Thursday, April 26, 2012

Triggers and My Voice: The Story of a Hard Limit

Note: If you’re someone who gets triggered by mentions of non-consensual sexual violence, you’ll want to skip this one.

Last week I talked a lot about being protective of my voice and being subject to panics. I’m unsure if these facts about myself disqualify me from experiencing BDSM in the ways I want to. I guess I thought there would be failsafes or at least compassion in case someone’s triggered, but that doesn’t seem to be the case so far. I’m trying to not judge the whole “lifestyle” based on one group of people.

A lot of things contributed to me being an anxious girl with shaky self-worth. I had both a happy childhood and a terribly abusive one. Both my mother and father were physically and verbally abusive to myself, my siblings, and each other. They often fought loudly about sex. One night, I’m pretty sure I heard my dad rape my mom. I got it to stop, in fact, by crying loudly. “Now you made (me) cry.” she said as the action simmered down in there.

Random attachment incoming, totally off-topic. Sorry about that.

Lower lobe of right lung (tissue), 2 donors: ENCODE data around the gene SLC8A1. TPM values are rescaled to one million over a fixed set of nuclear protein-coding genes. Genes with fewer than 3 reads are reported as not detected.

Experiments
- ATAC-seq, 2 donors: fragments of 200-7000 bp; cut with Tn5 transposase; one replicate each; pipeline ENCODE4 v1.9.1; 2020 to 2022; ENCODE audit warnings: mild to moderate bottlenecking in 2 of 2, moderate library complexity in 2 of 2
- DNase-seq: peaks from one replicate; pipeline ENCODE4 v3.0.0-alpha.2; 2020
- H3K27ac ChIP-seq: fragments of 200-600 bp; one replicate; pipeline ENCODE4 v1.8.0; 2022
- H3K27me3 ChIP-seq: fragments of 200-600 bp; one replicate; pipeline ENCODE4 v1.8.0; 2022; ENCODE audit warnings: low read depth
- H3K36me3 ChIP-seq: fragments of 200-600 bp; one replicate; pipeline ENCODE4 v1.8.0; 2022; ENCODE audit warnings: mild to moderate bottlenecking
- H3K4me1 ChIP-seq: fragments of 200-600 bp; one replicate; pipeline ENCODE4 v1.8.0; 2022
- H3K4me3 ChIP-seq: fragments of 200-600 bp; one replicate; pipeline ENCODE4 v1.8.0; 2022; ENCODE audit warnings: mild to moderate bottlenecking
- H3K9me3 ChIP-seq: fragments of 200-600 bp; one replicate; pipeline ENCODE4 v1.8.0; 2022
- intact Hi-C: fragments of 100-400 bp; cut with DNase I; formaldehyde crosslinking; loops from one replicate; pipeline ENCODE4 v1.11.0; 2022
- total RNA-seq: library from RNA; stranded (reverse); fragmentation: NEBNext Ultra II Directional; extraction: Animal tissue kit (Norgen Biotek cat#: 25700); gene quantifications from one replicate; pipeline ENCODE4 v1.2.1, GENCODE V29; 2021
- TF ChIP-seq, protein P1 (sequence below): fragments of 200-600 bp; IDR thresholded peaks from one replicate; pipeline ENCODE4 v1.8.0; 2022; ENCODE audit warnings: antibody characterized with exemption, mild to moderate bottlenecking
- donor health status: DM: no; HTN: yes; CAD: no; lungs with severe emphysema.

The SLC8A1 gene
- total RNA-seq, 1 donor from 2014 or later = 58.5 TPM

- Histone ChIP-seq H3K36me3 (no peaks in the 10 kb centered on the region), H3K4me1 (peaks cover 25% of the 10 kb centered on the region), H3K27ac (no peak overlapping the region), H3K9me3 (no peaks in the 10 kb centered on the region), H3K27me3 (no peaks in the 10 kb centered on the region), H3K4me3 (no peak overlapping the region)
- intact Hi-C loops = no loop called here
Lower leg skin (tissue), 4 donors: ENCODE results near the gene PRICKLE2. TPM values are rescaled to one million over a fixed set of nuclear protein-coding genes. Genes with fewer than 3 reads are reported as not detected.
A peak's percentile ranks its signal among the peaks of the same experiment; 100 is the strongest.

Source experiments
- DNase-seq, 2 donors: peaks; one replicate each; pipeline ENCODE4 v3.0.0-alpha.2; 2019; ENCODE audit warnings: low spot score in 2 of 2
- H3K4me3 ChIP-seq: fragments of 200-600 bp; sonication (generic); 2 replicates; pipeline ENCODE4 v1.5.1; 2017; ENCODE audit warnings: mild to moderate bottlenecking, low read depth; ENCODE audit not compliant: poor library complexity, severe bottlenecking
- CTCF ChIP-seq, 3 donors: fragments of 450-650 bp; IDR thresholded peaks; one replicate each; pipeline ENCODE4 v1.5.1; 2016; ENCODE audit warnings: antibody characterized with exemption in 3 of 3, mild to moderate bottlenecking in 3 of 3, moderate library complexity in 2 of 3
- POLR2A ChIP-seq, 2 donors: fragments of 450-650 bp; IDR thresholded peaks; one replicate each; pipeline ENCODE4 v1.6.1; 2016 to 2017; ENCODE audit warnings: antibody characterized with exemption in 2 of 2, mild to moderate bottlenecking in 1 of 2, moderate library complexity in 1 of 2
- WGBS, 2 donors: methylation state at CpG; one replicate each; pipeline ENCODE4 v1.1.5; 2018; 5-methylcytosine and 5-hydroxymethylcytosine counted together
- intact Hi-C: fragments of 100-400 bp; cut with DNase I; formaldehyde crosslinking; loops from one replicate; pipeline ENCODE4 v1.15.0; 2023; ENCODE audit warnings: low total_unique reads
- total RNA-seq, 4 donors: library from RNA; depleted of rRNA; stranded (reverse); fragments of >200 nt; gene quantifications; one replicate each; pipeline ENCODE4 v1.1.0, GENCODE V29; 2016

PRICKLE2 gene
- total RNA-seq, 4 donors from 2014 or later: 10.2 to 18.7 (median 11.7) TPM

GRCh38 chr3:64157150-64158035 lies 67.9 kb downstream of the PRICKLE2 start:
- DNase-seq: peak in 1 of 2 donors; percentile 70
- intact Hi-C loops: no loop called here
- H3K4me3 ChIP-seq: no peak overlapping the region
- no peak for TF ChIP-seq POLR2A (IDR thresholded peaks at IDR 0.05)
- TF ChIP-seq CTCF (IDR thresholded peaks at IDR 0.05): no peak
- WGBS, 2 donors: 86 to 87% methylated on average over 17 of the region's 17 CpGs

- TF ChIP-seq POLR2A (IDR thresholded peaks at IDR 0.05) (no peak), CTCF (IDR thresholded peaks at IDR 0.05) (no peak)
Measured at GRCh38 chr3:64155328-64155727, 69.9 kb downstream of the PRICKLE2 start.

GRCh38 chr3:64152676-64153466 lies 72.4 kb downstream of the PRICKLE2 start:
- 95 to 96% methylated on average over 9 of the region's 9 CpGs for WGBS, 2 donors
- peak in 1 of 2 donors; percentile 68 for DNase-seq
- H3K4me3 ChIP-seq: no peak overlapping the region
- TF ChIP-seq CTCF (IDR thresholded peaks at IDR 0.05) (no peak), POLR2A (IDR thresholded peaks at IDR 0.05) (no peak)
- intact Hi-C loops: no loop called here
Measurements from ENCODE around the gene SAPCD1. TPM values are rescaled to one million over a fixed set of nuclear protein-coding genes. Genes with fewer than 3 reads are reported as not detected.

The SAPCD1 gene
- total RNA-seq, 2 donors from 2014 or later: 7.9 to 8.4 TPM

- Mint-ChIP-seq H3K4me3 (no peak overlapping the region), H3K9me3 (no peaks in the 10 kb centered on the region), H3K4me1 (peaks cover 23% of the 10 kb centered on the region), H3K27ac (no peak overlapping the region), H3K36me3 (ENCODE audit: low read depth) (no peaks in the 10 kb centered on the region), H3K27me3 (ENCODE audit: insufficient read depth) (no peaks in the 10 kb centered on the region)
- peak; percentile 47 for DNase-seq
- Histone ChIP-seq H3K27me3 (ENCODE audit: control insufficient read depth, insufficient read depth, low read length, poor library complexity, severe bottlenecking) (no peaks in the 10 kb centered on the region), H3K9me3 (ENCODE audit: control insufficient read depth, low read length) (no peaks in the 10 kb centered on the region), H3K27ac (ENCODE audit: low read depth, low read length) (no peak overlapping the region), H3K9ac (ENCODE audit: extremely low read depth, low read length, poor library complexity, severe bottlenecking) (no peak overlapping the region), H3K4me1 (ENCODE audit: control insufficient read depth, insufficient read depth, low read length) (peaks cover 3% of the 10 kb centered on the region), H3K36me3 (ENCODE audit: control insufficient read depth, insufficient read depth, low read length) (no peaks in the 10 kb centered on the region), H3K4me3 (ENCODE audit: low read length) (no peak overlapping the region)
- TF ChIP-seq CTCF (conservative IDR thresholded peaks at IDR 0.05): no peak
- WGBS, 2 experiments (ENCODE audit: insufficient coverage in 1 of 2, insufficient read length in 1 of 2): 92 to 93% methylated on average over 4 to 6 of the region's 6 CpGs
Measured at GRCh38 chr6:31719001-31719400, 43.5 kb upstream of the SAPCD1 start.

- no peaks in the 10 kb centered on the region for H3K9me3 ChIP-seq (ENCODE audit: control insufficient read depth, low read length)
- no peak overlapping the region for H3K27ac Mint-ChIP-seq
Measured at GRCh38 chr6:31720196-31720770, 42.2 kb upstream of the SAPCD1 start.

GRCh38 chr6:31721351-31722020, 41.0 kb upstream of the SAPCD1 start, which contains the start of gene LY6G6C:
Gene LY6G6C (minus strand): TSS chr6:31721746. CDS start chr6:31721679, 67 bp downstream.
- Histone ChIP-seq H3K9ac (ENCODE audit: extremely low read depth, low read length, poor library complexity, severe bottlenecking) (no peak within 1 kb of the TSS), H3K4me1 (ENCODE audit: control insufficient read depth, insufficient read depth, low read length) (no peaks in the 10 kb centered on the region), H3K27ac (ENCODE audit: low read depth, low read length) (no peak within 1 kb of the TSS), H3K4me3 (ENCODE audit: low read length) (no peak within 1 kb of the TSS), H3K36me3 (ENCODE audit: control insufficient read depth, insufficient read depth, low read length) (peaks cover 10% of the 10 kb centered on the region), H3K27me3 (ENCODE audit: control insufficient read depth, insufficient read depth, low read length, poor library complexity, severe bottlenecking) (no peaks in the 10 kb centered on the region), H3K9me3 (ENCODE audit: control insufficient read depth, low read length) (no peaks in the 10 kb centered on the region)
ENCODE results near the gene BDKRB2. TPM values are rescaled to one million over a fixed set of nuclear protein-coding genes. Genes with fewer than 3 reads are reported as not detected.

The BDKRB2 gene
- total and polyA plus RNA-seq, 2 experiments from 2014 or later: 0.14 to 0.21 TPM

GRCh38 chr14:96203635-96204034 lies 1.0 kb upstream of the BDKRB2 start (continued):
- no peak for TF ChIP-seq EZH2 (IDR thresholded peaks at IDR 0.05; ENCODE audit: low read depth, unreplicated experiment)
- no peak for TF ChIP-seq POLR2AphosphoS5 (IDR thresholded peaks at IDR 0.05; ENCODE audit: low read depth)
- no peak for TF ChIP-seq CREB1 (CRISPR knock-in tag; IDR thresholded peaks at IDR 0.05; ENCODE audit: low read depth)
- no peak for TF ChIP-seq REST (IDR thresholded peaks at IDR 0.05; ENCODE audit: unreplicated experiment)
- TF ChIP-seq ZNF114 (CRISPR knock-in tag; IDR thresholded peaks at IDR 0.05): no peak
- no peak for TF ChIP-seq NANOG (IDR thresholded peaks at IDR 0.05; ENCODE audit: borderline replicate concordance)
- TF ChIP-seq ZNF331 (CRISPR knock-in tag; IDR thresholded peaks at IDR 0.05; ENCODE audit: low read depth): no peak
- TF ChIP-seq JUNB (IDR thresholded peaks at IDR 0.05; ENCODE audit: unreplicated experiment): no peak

But the biggest factor in me being protective of my voice was something that happened when I was seventeen. I’ve been telling the story in the same stupid way for twenty years: I was promiscuous in high school and it lead to an inevitable conclusion of rape and assault. That is a bullshit way to tell the story—it’s sad that I only realized recently that there was no cause-effect relationship. It was a terrible, evil crime, not a path I put myself on.

What happened was, my friend Sheri and I lied and said we were going to each others’ houses so that we could hang out with her boyfriend and his friend and get laid. That didn’t take very long, so after the guys were done with us, they dropped us off in the park three doors down from my house. We were considering sleeping in the park when a pickup truck full of hooting and hollering people we vaguely knew pulled up and asked if we wanted to go to a party and we said sure—I thought of how mortified my mom would be if she knew I was riding in the back of a pickup truck.